06:17 Then the miners get to work, trying to solve some tough problems.

06:22 And they compete: 06:24 the first miner to find out the truth and to validate the block,

06:28 is rewarded in digital currency, 06:30 in the case of the Bitcoin blockchain, with Bitcoin.

06:34 And then — this is the key part — 06:36 that block is linked to the previous block

06:38 and the previous block 06:40 to create a chain of blocks. 06:43 And every one is time-stamped, 06:44 kind of like with a digital waxed seal. 06:47 So if I wanted to go and hack a block 06:49 and, say, pay you and you with the same money,

06:54 I’d have to hack that block, 06:55 plus all the preceding blocks, 06:57 the entire history of commerce on that blockchain,

07:00 not just on one computer but across millions of computers,

07:04 simultaneously, 07:06 all using the highest levels of encryption,

07:09 in the light of the most powerful computing resource in the world 07:12 that’s watching me. 07:13 Tough to do. 07:15 This is infinitely more secure 07:17 than the computer systems that we have today.

07:20 Blockchain. That’s how it works. 07:23 So the Bitcoin blockchain is just one. 07:25 There are many. 07:26 The Ethereum blockchain was developed by a Canadian named Vitalik Buterin. 07:31 He’s [22] years old, 07:33 and this blockchain has some extraordinary capabilities.

07:38 One of them is that you can build smart contracts.

07:41 It’s kind of what it sounds like. 07:43 It’s a contract that self-executes, 07:45 and the contract handles the enforcement, the management, performance 07:50 and payment — the contract kind of has a bank account, too, in a sense — 07:55 of agreements between people. 07:57 And today, on the Ethereum blockchain,

08:00 there are projects underway to do everything

08:02 from create a new replacement for the stock market

08:05 to create a new model of democracy, 08:07 where politicians are accountable to citizens.

08:10 (Applause) 08:14 So to understand what a radical change this is going to bring,

08:18 let’s look at one industry, financial services.

08:21 Recognize this? 08:23 Rube Goldberg machine. 08:25 It’s a ridiculously complicated machine that does something really simple, 08:28 like crack an egg or shut a door. 08:31 Well, it kind of reminds me of the financial services industry,

08:35 honestly. 08:36 I mean, you tap your card in the corner store,

08:39 and a bitstream goes through a dozen companies,

08:42 each with their own computer system, 08:45 some of them being 1970s mainframes 08:47 older than many of the people in this room,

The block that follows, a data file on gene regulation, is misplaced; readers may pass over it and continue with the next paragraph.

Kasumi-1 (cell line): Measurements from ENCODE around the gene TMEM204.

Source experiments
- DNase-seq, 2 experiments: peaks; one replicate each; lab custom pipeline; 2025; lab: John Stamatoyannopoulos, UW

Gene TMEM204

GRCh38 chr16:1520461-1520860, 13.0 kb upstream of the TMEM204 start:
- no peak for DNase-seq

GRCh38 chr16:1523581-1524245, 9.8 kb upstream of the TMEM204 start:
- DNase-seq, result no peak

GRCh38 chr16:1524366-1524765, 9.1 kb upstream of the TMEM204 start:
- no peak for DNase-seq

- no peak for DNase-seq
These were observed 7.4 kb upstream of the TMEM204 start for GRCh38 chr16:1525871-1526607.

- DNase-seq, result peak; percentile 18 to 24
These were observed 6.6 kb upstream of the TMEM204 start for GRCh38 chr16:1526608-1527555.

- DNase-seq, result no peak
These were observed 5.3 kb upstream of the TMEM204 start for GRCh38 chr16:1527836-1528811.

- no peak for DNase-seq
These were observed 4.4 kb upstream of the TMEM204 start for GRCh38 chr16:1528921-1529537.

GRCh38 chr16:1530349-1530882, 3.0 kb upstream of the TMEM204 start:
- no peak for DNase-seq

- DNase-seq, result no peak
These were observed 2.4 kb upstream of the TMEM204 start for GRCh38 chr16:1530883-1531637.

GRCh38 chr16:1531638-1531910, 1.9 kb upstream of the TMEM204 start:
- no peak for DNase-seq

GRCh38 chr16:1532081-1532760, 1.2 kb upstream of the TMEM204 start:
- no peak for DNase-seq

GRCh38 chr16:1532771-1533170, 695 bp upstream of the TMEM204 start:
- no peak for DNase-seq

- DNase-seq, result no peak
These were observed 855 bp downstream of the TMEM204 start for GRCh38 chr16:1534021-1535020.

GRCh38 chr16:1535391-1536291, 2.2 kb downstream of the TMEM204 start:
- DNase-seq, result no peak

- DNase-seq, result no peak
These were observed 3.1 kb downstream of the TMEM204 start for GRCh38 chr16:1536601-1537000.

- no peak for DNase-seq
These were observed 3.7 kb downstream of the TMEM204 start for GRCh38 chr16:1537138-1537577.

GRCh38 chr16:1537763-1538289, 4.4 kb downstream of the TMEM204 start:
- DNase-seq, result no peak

08:50 and three days later, a settlement occurs.

08:53 Well, with a blockchain financial industry,

08:57 there would be no settlement, 08:58 because the payment and the settlement is the same activity,

09:01 it’s just a change in the ledger. 09:04 So Wall Street and all around the world,

09:06 the financial industry is in a big upheaval about this,

09:09 wondering, can we be replaced, 09:11 or how do we embrace this technology for success?

09:15 Now, why should you care? 09:18 Well, let me describe some applications.

09:21 Prosperity. 09:23 The first era of the internet, 09:25 the internet of information, 09:26 brought us wealth but not shared prosperity,

09:30 because social inequality is growing. 09:32 And this is at the heart of all of the anger and extremism

09:36 and protectionism and xenophobia and worse

09:40 that we’re seeing growing in the world today,

09:43 Brexit being the most recent case. 09:46 So could we develop some new approaches to this problem of inequality? 09:52 Because the only approach today is to redistribute wealth,

09:56 tax people and spread it around more. 09:58 Could we pre-distribute wealth? 10:01 Could we change the way that wealth gets created in the first place

10:04 by democratizing wealth creation, 10:07 engaging more people in the economy, 10:09 and then ensuring that they got fair compensation?

10:13 Let me describe five ways that this can be done.

10:16 Number one: 10:18 Did you know that 70 percent of the people in the world who have land 10:23 have a tenuous title to it? 10:25 So, you’ve got a little farm in Honduras, some dictator comes to power,

10:29 he says, “I know you’ve got a piece of paper that says you own your farm, 10:32 but the government computer says my friend owns your farm.”

10:36 This happened on a mass scale in Honduras,

10:39 and this problem exists everywhere. 10:42 Hernando de Soto, the great Latin American economist,

10:45 says this is the number one issue in the world

10:47 in terms of economic mobility, 10:48 more important than having a bank account,

10:50 because if you don’t have a valid title to your land,

10:53 you can’t borrow against it, 10:55 and you can’t plan for the future. 10:57 So today, companies are working with governments

11:01 to put land titles on a blockchain. 11:03 And once it’s there, this is immutable. 11:06 You can’t hack it. 11:08 This creates the conditions for prosperity

11:11 for potentially billions of people. 11:14 Secondly: 11:16 a lot of writers talk about Uber 11:18 and Airbnb and TaskRabbit and Lyft and so on

11:21 as part of the sharing economy. 11:24 This is a very powerful idea, 11:25 that peers can come together and create and share wealth.

11:29 My view is that … 11:31 these companies are not really sharing. 11:35 In fact, they’re successful precisely because they don’t share.

11:39 They aggregate services together, and they sell them.

11:43 What if, rather than Airbnb being a $25 billion corporation,

11:48 there was a distributed application on a blockchain, we’ll call it B-Airbnb, 11:54 and it was essentially owned by all of the people

11:58 who have a room to rent. 12:00 And when someone wants to rent a room,

12:03 they go onto the blockchain database and all the criteria,

12:07 they sift through, it helps them find the right room,

12:09 and then the blockchain helps with the contracting,

12:12 it identifies the party, 12:14 it handles the payments 12:15 just through digital payments — they’re built into the system.

12:19 And it even handles reputation, 12:20 because if she rates a room as a five-star room,